Saturday, March 6, 2010

Nice Guys Don't Finish Last

There is a particularly dangerous idea that has existed for decades, perhaps centuries: "Nice Guys Finish Last." It takes less than fifteen seconds of thought to see that this little meme is patently false and just an iteration of the Sour Grapes fable. Nevertheless, it persists because it perfectly fits the ego of the lonely, sexually frustrated male. The Nice Guy is playing by the rules but will always lose because girls prefer jerks and cheaters.

On the face of it, the idiom might appear to be a harmless ego balm, but at its root is the idea that women can't make good decisions. Otherwise why would it even matter? The Nice Guy in the story clearly doesn't respect the women's personality, because if he did he would realize that the object of his desire was simply a poor match. Obviously our Nice Guy only desires the woman's body.

This meme strikes early. Young males desire females sexually, but often lack the self-confidence to bring their desires into reality. So they have to watch the males who are confident take the females. This is just a part of growing up and because this situation is so commonplace and universal the story of the poor Nice Guy is firmly embedded in our collective consciousness. Many boys outgrow this attitude. I suppose they gain the confidence necessary to see the situation from a more reasonable perspective. Many boys never outgrow it, however, which is why it is a staple storyline for so many songs, movies and TV shows. Good Charlotte's (a generally shitty band anyway) popular song Girls & Boys displays a particularly nasty expression of this idea. In television and film this story often ends up with the oppressed and nerdy Nice Guy getting the hot girl after all, but in most cases (that come to mind) the Nice Guy has to pry the girl away from the jerk. All of this fuels the meme.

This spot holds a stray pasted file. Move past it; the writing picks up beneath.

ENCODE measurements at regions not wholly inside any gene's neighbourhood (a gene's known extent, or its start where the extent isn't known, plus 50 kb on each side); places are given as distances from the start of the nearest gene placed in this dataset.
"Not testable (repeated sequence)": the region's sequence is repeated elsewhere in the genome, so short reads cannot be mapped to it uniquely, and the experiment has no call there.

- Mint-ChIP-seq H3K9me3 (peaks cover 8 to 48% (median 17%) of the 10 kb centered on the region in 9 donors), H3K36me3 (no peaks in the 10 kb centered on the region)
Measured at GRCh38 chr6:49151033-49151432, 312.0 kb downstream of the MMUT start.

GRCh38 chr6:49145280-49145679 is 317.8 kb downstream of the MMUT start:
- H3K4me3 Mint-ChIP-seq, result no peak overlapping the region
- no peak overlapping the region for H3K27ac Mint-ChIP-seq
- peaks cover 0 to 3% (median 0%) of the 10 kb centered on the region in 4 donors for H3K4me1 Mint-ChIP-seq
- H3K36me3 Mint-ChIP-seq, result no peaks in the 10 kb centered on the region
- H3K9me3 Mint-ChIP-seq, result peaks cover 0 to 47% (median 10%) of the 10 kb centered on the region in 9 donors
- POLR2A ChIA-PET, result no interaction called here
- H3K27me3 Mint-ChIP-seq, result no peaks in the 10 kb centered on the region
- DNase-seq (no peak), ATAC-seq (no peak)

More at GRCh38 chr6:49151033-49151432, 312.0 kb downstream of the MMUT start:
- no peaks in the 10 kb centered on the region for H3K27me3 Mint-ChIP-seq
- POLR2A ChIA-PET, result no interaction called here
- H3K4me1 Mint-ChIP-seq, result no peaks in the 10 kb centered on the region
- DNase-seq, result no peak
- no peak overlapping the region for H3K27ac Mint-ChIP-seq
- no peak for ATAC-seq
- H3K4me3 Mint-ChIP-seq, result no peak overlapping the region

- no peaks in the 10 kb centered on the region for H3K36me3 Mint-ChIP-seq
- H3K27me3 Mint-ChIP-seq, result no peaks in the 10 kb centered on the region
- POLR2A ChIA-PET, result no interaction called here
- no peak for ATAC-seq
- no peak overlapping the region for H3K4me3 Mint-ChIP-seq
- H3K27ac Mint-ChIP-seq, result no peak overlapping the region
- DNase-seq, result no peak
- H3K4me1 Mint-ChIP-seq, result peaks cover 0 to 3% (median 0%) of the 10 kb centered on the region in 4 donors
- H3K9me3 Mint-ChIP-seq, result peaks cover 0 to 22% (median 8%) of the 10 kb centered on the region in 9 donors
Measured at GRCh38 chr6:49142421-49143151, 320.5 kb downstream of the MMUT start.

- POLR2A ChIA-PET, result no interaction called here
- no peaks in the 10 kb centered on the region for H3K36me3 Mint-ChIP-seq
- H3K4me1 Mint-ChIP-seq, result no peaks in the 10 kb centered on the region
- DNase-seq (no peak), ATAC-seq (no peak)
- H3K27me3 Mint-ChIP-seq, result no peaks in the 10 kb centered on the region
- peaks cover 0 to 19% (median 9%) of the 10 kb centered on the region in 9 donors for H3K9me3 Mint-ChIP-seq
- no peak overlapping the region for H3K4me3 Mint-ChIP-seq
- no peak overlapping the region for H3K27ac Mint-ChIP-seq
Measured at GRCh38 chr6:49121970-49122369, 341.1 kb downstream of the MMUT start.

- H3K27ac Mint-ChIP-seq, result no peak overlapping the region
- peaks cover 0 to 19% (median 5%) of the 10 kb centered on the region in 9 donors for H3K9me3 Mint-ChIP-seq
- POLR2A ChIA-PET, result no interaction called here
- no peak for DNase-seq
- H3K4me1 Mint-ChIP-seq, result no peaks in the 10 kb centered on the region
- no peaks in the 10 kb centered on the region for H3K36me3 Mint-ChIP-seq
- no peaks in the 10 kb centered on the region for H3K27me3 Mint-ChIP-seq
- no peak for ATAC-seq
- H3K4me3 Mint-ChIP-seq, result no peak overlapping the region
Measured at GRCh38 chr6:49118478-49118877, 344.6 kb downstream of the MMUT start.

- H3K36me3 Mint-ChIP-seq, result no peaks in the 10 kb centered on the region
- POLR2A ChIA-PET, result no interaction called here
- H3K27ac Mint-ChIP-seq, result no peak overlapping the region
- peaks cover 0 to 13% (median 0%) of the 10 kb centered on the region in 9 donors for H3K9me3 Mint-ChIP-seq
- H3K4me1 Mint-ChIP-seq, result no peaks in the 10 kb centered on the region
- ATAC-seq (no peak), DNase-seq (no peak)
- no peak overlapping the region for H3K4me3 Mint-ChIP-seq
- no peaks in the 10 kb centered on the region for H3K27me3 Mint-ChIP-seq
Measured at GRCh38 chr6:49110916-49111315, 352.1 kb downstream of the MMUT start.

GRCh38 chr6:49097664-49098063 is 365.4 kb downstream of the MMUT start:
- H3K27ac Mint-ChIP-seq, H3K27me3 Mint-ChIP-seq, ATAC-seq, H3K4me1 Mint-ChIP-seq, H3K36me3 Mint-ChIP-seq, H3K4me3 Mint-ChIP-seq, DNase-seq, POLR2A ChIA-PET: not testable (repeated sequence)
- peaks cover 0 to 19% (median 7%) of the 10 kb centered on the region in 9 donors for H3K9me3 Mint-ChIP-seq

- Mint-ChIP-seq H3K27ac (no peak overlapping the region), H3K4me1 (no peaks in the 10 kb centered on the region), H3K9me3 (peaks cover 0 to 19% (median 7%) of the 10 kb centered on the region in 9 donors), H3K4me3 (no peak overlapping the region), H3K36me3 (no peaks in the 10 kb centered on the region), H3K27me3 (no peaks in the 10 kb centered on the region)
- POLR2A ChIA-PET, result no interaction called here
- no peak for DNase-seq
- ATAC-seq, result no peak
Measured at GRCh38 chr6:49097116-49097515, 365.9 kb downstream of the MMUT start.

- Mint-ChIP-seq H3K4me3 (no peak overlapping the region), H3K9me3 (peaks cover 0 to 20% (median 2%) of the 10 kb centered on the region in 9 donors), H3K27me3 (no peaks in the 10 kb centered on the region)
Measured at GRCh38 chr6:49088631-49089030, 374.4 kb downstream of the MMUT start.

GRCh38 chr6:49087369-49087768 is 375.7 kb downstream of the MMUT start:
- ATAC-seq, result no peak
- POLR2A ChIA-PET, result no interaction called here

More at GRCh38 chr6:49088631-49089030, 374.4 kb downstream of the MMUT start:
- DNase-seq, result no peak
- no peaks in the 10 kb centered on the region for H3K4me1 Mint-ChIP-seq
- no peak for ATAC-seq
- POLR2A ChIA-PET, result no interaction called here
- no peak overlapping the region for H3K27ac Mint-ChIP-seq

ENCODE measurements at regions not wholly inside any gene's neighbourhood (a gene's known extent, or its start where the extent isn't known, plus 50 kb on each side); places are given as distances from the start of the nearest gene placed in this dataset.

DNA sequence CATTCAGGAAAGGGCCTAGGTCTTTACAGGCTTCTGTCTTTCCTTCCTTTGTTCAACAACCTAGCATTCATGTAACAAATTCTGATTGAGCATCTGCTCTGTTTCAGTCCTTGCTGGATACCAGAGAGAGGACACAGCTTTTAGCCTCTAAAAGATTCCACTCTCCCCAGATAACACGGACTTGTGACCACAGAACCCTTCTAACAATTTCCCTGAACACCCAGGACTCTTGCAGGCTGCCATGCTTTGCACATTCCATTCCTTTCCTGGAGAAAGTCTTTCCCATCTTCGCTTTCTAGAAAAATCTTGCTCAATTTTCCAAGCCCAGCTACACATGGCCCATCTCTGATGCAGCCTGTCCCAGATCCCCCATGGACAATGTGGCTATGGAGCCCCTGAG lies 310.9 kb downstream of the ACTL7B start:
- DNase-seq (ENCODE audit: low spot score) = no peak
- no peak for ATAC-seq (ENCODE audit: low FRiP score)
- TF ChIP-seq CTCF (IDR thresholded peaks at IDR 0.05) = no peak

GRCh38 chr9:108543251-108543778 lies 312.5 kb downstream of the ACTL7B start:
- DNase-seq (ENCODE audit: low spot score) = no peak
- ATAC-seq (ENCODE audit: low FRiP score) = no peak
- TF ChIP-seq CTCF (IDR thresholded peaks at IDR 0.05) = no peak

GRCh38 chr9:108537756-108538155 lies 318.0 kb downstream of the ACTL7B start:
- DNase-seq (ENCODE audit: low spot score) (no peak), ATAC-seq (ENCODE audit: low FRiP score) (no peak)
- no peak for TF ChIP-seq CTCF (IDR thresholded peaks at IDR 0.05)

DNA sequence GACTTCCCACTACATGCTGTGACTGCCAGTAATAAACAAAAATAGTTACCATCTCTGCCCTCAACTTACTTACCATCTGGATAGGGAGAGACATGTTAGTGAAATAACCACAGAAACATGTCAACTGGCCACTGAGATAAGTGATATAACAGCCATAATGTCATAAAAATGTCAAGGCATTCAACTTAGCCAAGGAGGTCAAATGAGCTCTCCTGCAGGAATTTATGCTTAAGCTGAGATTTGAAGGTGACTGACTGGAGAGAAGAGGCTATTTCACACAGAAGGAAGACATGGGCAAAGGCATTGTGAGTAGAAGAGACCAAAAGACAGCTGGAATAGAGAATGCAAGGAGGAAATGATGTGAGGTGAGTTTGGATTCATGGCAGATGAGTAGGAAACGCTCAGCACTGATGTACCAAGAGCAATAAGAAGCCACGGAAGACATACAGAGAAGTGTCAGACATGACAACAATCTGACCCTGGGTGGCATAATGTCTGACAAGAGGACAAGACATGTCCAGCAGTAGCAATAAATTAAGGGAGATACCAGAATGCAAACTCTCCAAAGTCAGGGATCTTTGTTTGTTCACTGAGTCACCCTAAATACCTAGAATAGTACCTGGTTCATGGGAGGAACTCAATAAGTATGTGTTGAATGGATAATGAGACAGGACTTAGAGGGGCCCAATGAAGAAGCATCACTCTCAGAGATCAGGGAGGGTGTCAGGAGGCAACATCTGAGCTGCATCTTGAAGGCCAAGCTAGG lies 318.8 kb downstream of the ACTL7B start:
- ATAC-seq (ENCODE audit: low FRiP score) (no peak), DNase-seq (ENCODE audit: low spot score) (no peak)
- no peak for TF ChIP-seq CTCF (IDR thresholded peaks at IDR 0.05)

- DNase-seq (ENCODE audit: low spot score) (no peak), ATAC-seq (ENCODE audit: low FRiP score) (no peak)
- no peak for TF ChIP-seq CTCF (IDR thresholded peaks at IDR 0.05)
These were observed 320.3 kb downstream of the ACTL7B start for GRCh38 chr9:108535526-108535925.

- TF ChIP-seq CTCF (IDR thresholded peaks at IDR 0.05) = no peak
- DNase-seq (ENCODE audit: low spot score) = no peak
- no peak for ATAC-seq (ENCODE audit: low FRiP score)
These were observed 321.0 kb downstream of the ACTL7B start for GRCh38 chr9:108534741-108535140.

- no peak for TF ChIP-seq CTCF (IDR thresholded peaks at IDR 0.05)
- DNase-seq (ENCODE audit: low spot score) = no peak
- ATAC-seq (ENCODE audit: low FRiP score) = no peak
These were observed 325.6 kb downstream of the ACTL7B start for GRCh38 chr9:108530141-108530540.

I don't pretend to have a solution to this. I don't even completely understand all the angles, and I'm sure that some of my thoughts and actions are informed by some (hopefully diluted) iteration of this idea. I nearly didn't write this post - actually, I've been working on it for a week, widening and narrowing my focus, writing and deleting whole paragraphs. Even now it seems to be nearly unreadable and incoherent, but I want to finish it. And I want to fully understand this problem even though I know I never will. Misogyny is one of the biggest, most enduring problems with human society. We have come a long way since the Bronze Age, but there is still quite a lot of it lurking around. We may never be rid of it completely because it is so entrenched in our culture in surprisingly subtle ways. We can point to Victorian ages or modern Muslim society as being overtly misogynistic, but even our relatively enlightened culture is a confusing grab bag of ideas. The waters of feminism are dangerous and difficult to navigate. The difference between empowerment and objectification is sometimes impossible to see. I am not extremely educated in feminist philosophy, so if I make a blunder in this post, please feel free to correct and educate me in the comments.

I have a friend who recently gave a fantastic talk at our local Ignite event (video of the presentation can be seen here: look for her at the 12 minute mark) about how some women(specifically "Nerd Girls") are being ignored by advertisers and by society at large. This post was inspired by her presentation as I started to think about the nerds who are being advertised to.

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